Before the Twelve Tables (754–449 BC), private law comprised the Roman civil law (ius civile Quiritium) that applied only to Roman citizens, and was bonded to religion; undeveloped, with attributes of strict formalism, symbolism, and conservatism, e.g. the ritual practice of mancipatio (a form of sale). The jurist Sextus Pomponius said, "At the beginning of our city, the people began their first activities without any fixed law, and without any fixed rights: all things were ruled despotically, by kings".[2] It is believed that Roman Law is rooted in the Etruscan religion, emphasizing ritual.[3]

The Twelve Tables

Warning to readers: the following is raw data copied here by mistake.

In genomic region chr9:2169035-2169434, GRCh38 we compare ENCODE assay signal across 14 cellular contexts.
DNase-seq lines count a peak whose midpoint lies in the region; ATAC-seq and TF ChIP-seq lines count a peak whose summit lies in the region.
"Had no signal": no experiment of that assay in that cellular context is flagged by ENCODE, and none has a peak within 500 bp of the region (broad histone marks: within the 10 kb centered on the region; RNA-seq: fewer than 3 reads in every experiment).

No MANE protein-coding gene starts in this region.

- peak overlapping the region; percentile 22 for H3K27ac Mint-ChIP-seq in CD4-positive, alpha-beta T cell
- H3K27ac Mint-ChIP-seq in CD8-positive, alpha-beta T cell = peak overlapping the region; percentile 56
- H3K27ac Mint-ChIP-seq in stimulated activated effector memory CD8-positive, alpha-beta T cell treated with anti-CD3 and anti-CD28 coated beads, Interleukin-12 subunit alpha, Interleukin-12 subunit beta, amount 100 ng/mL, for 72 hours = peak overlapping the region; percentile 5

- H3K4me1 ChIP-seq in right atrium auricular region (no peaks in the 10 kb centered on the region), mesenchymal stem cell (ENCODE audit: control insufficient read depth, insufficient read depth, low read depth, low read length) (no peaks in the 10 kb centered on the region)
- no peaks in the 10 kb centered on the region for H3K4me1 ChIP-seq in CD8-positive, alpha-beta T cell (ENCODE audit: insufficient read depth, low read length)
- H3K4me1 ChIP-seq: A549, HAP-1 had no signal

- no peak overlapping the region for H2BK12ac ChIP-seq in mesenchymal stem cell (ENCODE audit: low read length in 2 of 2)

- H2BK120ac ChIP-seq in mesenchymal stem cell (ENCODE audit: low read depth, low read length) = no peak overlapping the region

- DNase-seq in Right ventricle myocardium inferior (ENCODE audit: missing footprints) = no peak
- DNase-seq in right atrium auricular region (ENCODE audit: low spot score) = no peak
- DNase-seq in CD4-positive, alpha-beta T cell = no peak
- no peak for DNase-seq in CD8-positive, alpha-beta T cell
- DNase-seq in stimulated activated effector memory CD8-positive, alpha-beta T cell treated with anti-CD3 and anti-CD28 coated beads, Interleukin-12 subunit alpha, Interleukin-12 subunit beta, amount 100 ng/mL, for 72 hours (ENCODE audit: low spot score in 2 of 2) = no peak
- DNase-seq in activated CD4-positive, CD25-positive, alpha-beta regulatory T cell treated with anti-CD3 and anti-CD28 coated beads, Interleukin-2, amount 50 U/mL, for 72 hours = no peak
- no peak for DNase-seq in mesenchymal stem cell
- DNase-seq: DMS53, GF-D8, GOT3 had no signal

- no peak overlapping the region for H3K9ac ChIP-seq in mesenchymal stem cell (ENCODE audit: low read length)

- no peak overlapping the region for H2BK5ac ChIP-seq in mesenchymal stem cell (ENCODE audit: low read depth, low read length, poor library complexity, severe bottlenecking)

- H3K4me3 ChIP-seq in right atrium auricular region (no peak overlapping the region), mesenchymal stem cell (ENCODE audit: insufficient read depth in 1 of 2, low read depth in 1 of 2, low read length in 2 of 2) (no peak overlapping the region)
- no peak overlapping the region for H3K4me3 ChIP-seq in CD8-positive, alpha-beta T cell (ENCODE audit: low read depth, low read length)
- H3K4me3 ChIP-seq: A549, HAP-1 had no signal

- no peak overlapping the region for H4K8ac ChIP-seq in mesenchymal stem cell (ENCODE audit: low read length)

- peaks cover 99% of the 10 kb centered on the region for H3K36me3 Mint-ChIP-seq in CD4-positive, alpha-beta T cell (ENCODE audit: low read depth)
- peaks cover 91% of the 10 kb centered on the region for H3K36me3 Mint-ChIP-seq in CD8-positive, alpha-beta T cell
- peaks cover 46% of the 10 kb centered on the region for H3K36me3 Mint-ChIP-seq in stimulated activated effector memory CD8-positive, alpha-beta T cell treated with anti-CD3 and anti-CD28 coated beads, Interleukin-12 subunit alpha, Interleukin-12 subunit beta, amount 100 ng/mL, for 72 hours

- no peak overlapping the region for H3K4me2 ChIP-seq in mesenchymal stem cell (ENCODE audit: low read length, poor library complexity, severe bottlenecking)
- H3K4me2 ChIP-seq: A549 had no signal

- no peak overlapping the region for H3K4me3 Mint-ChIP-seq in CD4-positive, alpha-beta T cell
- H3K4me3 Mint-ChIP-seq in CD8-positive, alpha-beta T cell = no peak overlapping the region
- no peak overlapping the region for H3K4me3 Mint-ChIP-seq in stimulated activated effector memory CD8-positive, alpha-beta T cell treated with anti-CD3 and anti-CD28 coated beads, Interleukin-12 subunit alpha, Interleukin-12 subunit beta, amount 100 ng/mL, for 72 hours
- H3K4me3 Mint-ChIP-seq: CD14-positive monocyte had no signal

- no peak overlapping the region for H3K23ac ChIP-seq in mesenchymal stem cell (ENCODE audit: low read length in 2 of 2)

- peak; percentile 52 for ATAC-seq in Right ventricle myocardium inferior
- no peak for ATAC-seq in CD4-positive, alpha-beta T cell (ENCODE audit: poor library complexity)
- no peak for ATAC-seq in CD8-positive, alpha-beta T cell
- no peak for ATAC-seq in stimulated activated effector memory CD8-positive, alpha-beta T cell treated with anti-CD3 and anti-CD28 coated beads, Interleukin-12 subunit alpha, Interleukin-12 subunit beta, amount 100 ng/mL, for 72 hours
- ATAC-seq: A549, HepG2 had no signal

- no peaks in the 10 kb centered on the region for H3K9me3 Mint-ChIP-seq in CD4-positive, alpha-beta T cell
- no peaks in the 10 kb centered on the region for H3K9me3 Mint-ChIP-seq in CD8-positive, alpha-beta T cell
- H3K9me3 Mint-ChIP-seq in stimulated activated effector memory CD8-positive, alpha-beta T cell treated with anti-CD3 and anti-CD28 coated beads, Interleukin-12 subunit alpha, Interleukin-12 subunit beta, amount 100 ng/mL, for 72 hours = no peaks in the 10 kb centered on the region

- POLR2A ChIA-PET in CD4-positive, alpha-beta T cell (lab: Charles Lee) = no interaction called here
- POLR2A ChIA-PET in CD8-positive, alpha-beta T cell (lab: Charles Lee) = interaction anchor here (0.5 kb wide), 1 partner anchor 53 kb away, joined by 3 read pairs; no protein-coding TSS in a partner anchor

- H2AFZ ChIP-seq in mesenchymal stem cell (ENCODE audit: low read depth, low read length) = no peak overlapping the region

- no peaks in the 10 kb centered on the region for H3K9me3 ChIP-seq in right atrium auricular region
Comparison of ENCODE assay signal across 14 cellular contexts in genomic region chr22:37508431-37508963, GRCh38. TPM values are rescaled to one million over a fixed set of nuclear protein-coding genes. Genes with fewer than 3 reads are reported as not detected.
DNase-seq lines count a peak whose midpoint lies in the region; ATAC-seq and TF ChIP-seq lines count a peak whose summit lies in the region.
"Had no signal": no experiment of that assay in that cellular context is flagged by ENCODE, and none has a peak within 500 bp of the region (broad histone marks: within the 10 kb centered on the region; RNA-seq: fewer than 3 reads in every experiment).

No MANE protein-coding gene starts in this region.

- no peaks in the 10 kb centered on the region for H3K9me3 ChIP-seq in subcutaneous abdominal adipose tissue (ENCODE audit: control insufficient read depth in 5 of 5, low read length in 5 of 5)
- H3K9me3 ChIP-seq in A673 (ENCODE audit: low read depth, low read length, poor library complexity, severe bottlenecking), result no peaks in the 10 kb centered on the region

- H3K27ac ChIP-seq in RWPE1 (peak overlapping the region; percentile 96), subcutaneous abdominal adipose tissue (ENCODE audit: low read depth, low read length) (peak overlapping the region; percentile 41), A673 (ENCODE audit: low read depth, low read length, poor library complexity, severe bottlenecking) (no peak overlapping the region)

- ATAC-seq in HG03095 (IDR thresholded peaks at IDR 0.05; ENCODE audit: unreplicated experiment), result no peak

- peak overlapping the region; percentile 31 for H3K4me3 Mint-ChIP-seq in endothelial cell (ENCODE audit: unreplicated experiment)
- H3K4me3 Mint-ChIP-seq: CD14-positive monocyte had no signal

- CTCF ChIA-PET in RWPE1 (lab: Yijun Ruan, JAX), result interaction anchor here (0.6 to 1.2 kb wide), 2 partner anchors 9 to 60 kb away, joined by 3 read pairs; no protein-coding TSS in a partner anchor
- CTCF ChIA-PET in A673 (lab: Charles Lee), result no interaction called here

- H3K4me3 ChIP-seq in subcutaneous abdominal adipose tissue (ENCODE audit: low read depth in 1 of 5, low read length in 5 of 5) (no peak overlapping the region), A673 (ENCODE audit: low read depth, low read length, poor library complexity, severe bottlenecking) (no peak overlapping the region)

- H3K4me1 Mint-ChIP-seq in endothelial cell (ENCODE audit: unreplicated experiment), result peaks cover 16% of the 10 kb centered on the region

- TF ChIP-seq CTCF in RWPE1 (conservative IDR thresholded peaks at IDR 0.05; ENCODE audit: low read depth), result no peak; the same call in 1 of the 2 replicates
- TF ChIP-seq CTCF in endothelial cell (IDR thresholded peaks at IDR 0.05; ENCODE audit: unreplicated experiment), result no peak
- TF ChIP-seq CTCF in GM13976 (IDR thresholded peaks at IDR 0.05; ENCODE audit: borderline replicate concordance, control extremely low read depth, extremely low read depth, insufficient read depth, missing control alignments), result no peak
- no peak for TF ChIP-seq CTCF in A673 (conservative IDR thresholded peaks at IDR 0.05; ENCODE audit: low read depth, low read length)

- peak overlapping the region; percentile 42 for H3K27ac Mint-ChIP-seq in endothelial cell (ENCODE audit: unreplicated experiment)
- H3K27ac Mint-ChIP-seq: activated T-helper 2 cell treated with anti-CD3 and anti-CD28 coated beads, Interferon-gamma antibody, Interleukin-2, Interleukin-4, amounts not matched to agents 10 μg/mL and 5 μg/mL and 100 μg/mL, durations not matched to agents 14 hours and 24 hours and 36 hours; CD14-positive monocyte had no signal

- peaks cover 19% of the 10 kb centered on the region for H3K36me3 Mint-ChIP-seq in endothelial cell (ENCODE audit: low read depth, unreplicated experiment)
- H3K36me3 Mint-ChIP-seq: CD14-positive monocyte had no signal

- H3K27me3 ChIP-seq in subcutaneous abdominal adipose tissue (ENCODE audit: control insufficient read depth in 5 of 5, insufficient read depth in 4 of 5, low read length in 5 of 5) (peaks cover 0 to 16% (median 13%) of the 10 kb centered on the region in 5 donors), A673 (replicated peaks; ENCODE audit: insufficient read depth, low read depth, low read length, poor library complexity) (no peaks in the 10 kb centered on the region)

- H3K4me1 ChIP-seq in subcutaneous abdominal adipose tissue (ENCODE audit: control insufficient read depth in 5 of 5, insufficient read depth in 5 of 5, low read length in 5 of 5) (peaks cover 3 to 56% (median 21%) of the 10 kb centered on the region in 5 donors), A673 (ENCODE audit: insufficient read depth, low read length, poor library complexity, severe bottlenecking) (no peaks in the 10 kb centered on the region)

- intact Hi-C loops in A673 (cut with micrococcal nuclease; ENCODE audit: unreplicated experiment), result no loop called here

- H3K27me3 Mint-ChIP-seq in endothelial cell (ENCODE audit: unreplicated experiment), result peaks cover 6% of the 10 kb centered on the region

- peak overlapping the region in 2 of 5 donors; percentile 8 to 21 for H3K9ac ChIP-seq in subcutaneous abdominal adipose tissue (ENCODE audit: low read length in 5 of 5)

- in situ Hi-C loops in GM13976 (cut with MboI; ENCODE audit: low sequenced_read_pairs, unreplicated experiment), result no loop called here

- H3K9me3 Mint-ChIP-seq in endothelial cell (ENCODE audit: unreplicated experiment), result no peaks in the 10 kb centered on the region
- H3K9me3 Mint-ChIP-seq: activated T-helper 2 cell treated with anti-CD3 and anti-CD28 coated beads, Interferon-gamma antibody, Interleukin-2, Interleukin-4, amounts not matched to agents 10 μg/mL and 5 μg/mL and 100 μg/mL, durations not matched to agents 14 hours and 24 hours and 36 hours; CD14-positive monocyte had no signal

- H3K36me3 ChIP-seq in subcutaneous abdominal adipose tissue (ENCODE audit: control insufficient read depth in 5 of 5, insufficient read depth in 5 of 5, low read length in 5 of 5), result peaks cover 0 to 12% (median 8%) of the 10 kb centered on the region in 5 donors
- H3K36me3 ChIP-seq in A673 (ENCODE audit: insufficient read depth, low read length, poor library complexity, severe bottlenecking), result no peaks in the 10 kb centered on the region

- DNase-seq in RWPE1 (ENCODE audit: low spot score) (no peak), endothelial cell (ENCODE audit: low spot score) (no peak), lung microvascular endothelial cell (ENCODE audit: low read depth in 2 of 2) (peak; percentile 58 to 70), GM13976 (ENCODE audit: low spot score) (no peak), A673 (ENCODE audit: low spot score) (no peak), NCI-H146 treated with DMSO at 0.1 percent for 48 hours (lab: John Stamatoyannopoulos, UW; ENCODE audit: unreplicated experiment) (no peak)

The first legal text is the Law of the Twelve Tables, dating from the mid-5th century BC. The plebeian tribune, C. Terentilius Arsa, proposed that the law should be written, in order to prevent magistrates from applying the law arbitrarily.[4] After eight years of political struggle, the plebeian social class convinced the patricians to send a delegation to Athens, to copy the Laws of Solon; they also dispatched delegations to other Greek cities for like reason.[4] In 451 BC, according to the traditional story (as Livy tells it), ten Roman citizens were chosen to record the laws (decemviri legibus scribundis). While they were performing this task, they were given supreme political power (imperium), whereas the power of the magistrates was restricted.[4] In 450 BC, the decemviri produced the laws on ten tablets (tabulae), but these laws were regarded as unsatisfactory by the plebeians. A second decemvirate is said to have added two further tablets in 449 BC. The new Law of the Twelve Tables was approved by the people's assembly.[4]